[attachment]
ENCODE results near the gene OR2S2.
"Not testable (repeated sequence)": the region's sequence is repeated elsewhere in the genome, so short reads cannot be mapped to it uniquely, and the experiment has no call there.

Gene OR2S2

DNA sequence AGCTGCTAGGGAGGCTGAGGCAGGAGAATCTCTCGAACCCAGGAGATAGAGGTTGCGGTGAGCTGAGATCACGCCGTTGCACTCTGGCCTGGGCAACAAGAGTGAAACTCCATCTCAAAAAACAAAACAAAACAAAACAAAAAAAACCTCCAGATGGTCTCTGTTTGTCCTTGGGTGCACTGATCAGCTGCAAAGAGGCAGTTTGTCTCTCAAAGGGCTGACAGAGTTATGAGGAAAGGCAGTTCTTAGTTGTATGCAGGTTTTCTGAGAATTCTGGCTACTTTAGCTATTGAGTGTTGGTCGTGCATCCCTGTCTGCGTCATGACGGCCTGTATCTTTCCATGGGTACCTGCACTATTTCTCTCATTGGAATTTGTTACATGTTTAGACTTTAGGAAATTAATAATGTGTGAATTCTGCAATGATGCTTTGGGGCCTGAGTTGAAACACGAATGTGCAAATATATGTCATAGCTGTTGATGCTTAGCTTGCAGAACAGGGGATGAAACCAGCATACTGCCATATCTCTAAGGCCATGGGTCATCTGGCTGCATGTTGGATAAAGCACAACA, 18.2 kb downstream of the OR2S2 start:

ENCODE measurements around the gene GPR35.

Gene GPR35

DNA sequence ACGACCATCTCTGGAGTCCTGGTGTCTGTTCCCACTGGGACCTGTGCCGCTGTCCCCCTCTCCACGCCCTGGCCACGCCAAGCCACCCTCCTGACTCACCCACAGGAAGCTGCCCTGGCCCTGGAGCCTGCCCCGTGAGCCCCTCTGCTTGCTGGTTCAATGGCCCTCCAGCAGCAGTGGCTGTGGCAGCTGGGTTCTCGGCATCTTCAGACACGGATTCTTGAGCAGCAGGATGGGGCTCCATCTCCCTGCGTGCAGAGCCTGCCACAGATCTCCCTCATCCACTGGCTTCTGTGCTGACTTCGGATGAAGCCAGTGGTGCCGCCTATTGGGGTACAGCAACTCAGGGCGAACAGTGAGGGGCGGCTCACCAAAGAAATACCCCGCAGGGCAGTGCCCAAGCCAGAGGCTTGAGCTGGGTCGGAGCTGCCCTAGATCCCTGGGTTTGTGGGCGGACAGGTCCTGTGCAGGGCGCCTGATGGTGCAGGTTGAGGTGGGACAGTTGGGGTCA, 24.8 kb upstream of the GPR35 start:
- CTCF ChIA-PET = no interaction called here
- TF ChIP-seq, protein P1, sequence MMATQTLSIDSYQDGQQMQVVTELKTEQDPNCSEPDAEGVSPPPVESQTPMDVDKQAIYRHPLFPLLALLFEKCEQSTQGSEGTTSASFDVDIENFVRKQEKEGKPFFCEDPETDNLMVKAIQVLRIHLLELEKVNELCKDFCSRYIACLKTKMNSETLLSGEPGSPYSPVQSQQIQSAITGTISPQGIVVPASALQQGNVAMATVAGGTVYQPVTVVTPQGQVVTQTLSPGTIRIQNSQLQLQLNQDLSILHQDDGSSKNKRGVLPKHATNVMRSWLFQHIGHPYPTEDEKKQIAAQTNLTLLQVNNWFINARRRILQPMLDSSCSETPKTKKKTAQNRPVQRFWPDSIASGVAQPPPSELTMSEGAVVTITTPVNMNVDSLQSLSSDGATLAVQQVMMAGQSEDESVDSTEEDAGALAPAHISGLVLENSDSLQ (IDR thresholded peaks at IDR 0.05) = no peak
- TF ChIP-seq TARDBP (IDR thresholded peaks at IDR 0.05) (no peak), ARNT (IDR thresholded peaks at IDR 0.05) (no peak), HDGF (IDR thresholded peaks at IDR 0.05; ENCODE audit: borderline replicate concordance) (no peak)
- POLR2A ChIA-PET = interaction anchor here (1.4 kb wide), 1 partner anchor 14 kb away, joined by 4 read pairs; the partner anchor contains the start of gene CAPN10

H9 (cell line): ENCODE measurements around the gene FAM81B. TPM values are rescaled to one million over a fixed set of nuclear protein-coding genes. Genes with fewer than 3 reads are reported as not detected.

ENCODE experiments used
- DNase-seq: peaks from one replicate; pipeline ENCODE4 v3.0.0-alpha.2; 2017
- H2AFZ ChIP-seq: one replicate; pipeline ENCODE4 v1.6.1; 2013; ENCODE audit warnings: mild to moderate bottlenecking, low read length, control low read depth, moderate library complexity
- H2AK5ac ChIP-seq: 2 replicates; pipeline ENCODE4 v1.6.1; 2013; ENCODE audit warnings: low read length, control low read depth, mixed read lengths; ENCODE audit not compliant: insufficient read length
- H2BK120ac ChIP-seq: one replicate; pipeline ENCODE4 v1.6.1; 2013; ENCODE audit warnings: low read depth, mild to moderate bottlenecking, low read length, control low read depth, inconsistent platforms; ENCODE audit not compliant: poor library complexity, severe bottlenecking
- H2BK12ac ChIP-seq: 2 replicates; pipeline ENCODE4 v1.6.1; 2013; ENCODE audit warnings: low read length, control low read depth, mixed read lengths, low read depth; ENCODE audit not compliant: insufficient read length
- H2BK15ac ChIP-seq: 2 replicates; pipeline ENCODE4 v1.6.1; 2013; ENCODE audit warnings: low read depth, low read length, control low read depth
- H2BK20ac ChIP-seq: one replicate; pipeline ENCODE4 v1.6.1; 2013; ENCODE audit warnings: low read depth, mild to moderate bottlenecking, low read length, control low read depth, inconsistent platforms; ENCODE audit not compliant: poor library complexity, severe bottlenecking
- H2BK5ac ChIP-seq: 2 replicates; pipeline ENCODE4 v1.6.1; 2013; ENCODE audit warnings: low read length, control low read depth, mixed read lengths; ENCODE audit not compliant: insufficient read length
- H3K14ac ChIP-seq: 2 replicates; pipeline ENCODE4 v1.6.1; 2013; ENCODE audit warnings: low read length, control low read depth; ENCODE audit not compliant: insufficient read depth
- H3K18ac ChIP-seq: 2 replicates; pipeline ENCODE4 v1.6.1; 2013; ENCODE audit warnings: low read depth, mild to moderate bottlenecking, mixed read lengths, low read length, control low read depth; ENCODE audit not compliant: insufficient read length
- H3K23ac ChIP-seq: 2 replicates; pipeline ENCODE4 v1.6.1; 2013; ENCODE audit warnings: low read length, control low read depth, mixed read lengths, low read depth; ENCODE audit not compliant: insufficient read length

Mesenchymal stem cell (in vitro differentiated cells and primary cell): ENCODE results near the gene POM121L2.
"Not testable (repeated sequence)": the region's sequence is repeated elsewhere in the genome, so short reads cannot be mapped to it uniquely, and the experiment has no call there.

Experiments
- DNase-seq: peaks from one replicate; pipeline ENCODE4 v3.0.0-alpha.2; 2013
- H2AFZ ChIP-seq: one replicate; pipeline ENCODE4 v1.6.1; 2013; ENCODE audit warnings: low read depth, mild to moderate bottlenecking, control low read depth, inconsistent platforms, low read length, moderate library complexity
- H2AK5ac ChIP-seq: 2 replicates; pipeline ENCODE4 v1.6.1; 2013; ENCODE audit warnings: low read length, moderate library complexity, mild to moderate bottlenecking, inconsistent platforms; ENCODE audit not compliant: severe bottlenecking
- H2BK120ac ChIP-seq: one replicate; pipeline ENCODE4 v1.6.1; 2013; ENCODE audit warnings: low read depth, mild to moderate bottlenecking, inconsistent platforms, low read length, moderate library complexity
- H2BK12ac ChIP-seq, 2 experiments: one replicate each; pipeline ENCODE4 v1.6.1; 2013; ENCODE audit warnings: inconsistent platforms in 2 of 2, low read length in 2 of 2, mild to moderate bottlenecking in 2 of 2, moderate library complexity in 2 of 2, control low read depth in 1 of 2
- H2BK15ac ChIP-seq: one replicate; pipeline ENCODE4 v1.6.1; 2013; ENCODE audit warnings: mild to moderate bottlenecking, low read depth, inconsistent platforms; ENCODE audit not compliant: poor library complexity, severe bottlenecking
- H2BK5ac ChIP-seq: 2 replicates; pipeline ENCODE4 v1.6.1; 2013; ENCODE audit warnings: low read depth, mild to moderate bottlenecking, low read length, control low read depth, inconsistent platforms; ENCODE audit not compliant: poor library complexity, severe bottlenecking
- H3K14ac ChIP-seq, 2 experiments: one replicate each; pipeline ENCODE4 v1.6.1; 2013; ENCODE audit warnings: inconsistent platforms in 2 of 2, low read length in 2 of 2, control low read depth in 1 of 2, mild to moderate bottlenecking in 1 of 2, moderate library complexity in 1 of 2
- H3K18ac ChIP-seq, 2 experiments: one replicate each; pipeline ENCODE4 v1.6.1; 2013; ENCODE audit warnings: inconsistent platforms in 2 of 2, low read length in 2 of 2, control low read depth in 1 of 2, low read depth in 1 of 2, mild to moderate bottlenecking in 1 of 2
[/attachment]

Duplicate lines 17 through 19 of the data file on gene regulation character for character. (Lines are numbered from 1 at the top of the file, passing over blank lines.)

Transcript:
- H2BK120ac ChIP-seq: one replicate; pipeline ENCODE4 v1.6.1; 2013; ENCODE audit warnings: low read depth, mild to moderate bottlenecking, low read length, control low read depth, inconsistent platforms; ENCODE audit not compliant: poor library complexity, severe bottlenecking
- H2BK12ac ChIP-seq: 2 replicates; pipeline ENCODE4 v1.6.1; 2013; ENCODE audit warnings: low read length, control low read depth, mixed read lengths, low read depth; ENCODE audit not compliant: insufficient read length
- H2BK15ac ChIP-seq: 2 replicates; pipeline ENCODE4 v1.6.1; 2013; ENCODE audit warnings: low read depth, low read length, control low read depth